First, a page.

I’ve always made a point of visiting the best gardens in Japan on all my trips through the country. And not just Japan’s “Three Great Gardens,” although I have been to all of those.
Whether as a reprieve from big-city sightseeing, or as an excursion unto itself, a visit to a Japanese garden is like being teleported to another time. This is true even if you’re not a landscaper, and don’t know a sakura from an ume from a matsu.
No matter how long you plan to travel, and which Japan destinations will make up the bedrock of your next adventure, I encourage you to make time for at least one of these incredible gardens. If you’ve been to any, I hope you’ll let me know in a comment which was your favorite.
Why Should You Visit a Japanese Garden?
Beautiful gardens in Japan embody more than just superficial beauty. Curated masterfully, and sometimes over years or even decades, these spaces are both destinations and experiences. Whether you’re sipping matcha in a tea house overlooking one of their ponds, or strolling amid a plum grove in early spring, Japanese gardens evoke a particular mood you’ll only really understand once you stroll through one.
Which is not to downplay their sublime beauty: Many of these gardens are living works of art—you’ll feel like you’ve walked into a painting or a postcard. Indeed, I sometimes like to think of Japanese gardens as living museums. One of the exemplars I’m about to mention actually does frame its garden as a museum; you can’t walk into it. Shall we take a look?
The Most Beautiful Japanese Gardens
Located just opposite Kanazawa Castle, 17th-century Kenroku-en (兼六園) is probably the most famous garden in Japan. Notable for its towering pine trees, stone lantern and tea house, Kenroku-en is a garden many Japanese people believe you need to see in all four seasons to truly appreciate its beauty.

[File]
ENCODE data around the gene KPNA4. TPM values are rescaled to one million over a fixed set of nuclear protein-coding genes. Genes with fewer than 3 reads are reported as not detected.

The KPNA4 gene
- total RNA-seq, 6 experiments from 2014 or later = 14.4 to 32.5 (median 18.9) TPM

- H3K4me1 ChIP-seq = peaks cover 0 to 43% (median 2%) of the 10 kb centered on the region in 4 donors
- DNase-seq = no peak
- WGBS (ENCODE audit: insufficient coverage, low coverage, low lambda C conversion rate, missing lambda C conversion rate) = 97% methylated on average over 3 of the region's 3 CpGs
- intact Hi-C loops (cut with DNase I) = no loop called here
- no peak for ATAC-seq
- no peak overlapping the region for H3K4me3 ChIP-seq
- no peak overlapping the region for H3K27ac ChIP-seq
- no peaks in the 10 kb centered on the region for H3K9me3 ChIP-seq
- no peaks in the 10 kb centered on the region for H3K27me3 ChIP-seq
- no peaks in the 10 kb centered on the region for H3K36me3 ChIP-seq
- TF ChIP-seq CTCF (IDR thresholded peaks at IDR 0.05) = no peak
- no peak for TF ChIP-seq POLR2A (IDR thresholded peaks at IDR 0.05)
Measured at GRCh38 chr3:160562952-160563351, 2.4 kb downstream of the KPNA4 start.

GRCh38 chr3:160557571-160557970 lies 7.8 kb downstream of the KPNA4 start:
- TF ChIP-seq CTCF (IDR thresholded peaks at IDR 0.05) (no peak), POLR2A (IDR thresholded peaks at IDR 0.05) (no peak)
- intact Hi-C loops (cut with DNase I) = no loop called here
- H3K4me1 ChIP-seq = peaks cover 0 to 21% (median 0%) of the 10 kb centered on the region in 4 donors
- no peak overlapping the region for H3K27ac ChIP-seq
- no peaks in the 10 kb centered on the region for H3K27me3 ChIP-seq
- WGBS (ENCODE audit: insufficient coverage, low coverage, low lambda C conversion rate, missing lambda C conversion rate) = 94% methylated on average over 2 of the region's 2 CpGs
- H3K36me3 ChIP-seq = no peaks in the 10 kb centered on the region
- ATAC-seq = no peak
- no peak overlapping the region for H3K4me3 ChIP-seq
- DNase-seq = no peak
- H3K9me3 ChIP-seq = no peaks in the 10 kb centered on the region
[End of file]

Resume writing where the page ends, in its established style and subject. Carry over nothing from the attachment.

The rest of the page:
Another contender for the best garden in Japan in Okayama city’s Koraku-en (後楽園). Like Kenroku-en, which was built around the same time, Koraku-en sits near its city’s castle. Uniquely, however, the garden “frames” the castle as part of its landscape, even though it is located some distance away.
Rounding out the “Three Great Gardens of Japan” is the one you’re least likely to visit: Kairaku-en (偕楽園) of Mito City in Ibaraki, often voted Japan’s least attractive prefecture. One interesting fact about Kairaku-en, which unlike Kenroku-en and Koraku-en was built in the 18th century, is that it was one of the world’s first public parks.
Although many locals consider it one of the top Japanese gardens, Ritsurin Garden (栗林公園) gets minimal attention among foreigners (and even Tokyoites) due to its somewhat remote location, in Takamatsu city on Shikoku island. But I promise this 18th-century garden is worth the long journey.
Sengan-en (仙巌園) in Kyushu island’s Kagoshima uses the same trick as Koraku-en, but takes it up a notch. Rather than incorporating a manmade structure into its ambiance, created in the 17th century by the head of the Shimadzu Samurai clan, it frames the Sakurajima volcano, the natural landmark of Japan’s southernmost city.
Another one of the top gardens in Japan is located on Kyushu island, this one a bit farther north in Kumamoto. Although Suizen-ji (水前寺成趣園) sits a short tram ride away from the more famous Kumamoto Castle, it’s worth the slight inconvenience. Having a cup of matcha at its tea house allows you to take in an especially relaxing view.